Optimizing The Yankee Lineup

In recent comments, Joe Girardi suggested that he is considering tinkering with the Yankees lineup:

“We’ll continue to talk about our lineup and how guys fit in,” Girardi said. “Right now we don’t expect a ton of changes. We’ve talked about some things internally that we might try to do. I don’t really want to get into it, but we’re not really sure exactly how our lineup’s going to break… We might play around a little bit in spring training.”

While he is unlikely to make radical changes, I wondered what it might be like if a real saber junkie was filling out the lineup card for the Yankees. I decided to look at how the Yankee lineup would be constructed under two statistical frameworks, using career statistics to estimate performance:

1) By “The Book,” with help from Sky Kalkman’s excellent summary of the relevant methodology:

Another way to look at things is to order the batting slots by the leveraged value of the out. In plain English (sort of), we want to know how costly making an out is by each lineup position, based on the base-out situations they most often find themselves in, and then weighted by how often each lineup spot comes to the plate. Here’s how the lineup spots rank in the importance of avoiding outs:

#1, #4, #2, #5, #3, #6, #7, #8, #9

So, you want your best three hitters to hit in the #1, #4, and #2 spots. Distribute them so OBP is higher in the order and SLG is lower. Then place your fourth and fifth best hitters, with the #5 spot usually seeing the better hitter, unless he’s a high-homerun guy. Then place your four remaining hitters in decreasing order of overall hitting ability, with basestealers ahead of singles hitters. Finally, stop talking like the lineup is a make-or-break decision.

Using career numbers does not give recent performance enough weight, so I attempted to account for that at the margins. Where two players were close, I gave the edge to the player who had been more successful in that split over recent seasons. Depending on how much weight you give such factors, these rankings could change wildly, so I am willing to accept any suggestions regarding how to rank the players.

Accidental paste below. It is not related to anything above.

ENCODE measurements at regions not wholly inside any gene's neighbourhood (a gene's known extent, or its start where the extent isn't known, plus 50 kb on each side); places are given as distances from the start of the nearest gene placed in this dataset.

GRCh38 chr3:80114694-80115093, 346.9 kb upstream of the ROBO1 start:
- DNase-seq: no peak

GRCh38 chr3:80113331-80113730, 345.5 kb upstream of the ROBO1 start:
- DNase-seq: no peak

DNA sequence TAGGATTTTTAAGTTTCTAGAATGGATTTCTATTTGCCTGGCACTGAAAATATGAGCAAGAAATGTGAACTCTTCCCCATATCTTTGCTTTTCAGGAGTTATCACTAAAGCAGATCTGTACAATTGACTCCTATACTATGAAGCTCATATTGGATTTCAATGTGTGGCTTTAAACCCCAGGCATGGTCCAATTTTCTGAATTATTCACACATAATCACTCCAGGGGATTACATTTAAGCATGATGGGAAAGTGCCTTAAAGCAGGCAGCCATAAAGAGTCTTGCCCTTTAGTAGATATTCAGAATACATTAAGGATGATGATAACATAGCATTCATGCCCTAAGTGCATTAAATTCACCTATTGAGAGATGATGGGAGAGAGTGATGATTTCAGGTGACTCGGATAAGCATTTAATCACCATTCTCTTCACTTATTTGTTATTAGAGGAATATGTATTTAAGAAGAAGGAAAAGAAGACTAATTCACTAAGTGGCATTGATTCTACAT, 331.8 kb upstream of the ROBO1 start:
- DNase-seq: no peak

Against righties, I would say that Alex Rodriguez is clearly their best hitter, and then Mark Teixeira and Curtis Granderson are fairly interchangeable in the next 2 slots, with Jorge Posada and Robinson Cano trailing behind them. Nick Swisher, Derek Jeter, Brett Gardner, and Russell Martin round out the lineup in that order.

Against lefties, Jeter, Rodriguez, and Teixeira are the Yankees’ best hitters. Jorge Posada, Nick Swisher, and Robinson Cano are the next group of 3, and Russell Martin, Brett Gardner, and Curtis Granderson finish this lineup. If Andruw Jones plays, he fits into that second group and Cano slides down a slot.

This is how I would order them, based on the rules that Sky laid out in his post:

vRHP
Rodriguez
Teixeira
Posada
Granderson
Cano
Swisher
Gardner
Jeter
Martin

Rodriguez is clearly the best hitter and fits the OBP requirements of the leadoff position. Teixeira got the 2 spot while Granderson is at cleanup due to Teixeira likely having a better OBP. Cano is then placed at 5, and Posada fits nicely in the 3 spot. Swisher, the best remaining hitter, is 6th, while Gardner precedes Jeter and Martin by dint of being a basestealer.

vLHP (assuming the typical starting 9)

Teixeira
Jeter
Swisher
Rodriguez
Posada
Cano
Martin
Gardner
Granderson

VLHP (if Jones plays)
Teixeira
Jeter
Swisher
Rodriguez
Posada
Jones
Cano
Martin
Gardner/Granderson

Based on recent performance, I deemed Teixeira the best of the top 3 hitters, and then placed A-Rod at cleanup and Jeter at #2. The remainder of these lineups fit easily with the evaluations of talent that I made above.